Bilder für den Pharao Shih-Wei HSU offers a thorough study of figurative expressions in ancient Egyptian texts, placing particular emphasis on royal inscriptions. This book is divided into three chapters. Chapter one consists of an introduction to the study of figurative language, examining the definition of this construct and discussing the differences between similes and metaphors in ancient Egyptian. Chapter two provides an overview of usage, function and purpose of figurative language in the different text genres. Chapter three contains the research and analysis of the figurative language found in the royal inscriptions. It acts as linguistic “decoration” for the king’s attributes and actions, reinforcing and sustaining the notion of kingship in Egypt.
Egyptologists have been debating for decades about whether or not Egyptian images classify as
art. Nevertheless, the term ‘art’ still serves as a guiding concept for Egyptology. Kai Widmaier offers an overview of how different art-historical interpretive methods influence Egyptological research. His study demonstrates that, due to its adherence to the term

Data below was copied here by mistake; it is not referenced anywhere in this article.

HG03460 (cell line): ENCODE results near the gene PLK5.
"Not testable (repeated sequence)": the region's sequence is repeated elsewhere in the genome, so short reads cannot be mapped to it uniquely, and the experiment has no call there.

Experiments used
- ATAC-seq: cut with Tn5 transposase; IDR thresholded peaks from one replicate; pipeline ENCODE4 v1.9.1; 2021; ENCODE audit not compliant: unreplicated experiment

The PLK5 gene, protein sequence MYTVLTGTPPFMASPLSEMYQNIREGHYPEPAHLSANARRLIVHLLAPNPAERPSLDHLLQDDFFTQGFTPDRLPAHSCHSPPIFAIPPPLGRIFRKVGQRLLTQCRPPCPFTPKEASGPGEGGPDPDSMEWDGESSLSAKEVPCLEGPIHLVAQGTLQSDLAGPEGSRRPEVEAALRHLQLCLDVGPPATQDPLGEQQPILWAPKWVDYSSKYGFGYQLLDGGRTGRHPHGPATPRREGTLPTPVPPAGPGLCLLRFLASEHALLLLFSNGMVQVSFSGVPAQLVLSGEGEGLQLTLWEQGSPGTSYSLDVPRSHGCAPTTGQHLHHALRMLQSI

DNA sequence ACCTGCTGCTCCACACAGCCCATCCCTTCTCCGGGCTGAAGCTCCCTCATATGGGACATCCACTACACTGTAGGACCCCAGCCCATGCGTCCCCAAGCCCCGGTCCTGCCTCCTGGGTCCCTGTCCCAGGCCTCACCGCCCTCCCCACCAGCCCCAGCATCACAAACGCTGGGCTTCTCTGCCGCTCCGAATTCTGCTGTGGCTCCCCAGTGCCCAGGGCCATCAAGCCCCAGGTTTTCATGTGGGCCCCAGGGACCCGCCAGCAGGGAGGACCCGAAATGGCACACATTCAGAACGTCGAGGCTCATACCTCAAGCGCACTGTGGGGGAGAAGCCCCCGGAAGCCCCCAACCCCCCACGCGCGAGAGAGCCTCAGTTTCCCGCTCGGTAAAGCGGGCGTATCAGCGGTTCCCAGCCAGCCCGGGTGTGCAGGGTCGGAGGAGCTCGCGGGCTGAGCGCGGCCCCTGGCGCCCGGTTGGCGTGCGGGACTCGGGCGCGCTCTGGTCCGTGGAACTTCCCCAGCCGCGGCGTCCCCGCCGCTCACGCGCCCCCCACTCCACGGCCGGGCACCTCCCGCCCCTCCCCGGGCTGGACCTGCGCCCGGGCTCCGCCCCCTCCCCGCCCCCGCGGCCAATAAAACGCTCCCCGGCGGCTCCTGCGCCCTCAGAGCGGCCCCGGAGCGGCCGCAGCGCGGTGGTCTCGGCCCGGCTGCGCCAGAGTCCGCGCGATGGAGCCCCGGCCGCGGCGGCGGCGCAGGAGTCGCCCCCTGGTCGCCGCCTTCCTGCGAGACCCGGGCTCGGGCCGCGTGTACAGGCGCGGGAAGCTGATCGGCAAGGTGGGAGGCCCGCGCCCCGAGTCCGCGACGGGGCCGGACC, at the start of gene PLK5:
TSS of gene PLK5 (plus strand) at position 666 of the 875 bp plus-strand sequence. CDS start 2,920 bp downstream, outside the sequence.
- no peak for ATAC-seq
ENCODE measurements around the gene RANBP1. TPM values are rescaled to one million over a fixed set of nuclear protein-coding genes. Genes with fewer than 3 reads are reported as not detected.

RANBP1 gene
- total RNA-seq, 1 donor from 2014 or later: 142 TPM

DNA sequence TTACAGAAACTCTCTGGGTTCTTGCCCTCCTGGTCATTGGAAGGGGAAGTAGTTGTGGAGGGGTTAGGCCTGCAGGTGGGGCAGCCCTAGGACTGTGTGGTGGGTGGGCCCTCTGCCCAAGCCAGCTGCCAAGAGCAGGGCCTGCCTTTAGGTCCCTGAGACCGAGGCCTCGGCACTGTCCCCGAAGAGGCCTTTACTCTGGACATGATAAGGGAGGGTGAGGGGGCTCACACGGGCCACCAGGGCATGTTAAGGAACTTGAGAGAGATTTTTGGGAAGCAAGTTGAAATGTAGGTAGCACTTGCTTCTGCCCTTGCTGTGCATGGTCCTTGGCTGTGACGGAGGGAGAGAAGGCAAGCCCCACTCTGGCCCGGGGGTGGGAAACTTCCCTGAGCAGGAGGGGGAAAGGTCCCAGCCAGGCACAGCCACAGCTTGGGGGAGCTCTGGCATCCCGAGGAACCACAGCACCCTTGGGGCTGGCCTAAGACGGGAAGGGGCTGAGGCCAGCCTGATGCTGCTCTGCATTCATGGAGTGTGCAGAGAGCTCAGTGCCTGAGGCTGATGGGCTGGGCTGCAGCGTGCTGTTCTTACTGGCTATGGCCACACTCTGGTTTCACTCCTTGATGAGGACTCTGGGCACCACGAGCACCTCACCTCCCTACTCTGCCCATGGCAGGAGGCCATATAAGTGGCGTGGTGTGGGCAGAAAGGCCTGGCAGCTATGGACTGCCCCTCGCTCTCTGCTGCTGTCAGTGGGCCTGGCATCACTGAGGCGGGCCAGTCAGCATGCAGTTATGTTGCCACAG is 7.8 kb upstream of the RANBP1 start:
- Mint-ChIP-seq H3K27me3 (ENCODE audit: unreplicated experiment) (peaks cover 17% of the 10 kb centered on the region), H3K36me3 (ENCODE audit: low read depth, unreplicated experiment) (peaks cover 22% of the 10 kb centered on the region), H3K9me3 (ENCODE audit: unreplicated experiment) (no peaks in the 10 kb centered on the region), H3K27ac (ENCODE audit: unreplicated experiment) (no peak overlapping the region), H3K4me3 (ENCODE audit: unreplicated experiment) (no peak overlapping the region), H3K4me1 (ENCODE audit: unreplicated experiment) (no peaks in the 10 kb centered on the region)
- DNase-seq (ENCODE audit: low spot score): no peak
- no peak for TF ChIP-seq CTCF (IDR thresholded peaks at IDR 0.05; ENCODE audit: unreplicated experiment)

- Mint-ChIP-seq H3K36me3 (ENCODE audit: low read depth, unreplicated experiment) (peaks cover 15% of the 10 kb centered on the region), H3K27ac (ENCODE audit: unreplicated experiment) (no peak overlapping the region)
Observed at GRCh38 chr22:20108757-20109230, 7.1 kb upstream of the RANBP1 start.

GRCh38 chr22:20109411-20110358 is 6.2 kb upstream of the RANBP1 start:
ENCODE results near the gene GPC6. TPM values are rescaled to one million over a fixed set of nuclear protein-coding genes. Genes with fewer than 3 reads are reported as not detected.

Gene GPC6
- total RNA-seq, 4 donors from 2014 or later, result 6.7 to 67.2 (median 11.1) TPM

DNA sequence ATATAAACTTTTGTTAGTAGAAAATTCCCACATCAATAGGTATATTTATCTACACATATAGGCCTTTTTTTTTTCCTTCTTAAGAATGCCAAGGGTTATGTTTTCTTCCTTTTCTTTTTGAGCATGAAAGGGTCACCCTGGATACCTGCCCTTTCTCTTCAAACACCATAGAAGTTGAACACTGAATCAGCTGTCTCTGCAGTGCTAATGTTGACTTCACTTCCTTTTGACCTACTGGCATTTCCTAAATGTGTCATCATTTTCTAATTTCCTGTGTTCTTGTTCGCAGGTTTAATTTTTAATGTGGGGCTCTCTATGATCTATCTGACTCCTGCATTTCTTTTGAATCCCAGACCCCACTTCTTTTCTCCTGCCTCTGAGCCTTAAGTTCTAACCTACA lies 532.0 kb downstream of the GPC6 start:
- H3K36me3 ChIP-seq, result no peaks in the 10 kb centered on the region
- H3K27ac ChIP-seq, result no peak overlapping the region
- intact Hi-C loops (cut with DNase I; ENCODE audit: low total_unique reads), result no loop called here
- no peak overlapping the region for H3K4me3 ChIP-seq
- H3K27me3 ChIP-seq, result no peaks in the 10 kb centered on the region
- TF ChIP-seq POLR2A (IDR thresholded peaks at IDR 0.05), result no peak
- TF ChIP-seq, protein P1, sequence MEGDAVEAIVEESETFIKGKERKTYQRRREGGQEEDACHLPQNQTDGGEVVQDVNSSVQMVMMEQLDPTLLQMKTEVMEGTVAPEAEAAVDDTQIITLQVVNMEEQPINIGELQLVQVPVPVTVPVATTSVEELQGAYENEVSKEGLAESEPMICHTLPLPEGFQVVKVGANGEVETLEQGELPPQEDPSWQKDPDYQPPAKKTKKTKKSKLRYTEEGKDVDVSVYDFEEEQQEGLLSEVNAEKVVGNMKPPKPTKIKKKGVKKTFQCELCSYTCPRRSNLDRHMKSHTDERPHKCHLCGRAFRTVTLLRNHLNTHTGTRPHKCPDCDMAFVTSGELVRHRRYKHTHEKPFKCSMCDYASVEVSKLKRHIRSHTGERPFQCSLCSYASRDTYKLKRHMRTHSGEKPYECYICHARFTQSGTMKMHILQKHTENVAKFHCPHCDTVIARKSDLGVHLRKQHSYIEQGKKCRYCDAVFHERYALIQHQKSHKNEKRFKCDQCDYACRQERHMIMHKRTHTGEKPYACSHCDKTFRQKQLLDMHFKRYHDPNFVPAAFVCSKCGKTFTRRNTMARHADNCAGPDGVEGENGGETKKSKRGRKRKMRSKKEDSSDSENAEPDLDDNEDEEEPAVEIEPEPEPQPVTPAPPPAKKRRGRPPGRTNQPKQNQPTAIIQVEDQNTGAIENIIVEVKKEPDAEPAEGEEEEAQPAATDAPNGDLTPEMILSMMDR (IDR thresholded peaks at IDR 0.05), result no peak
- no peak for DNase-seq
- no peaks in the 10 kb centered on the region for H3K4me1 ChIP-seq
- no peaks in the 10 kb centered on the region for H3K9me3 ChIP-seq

art, Egyptology has considerably dissociated Egyptian images from their original contexts.
Bilderwelten combines the analysis of Egyptian images from the 6th to the 18th Dynasty with methodological reflection. This leads to both a new terminology of style as well as to an alternative approach to Egyptian images. By differentiating systematically between
Egyptian images and
Egyptological art, this book lays the foundation for an Egyptology that follows the path of Visual Studies instead of adhering to questionable art-historical methods.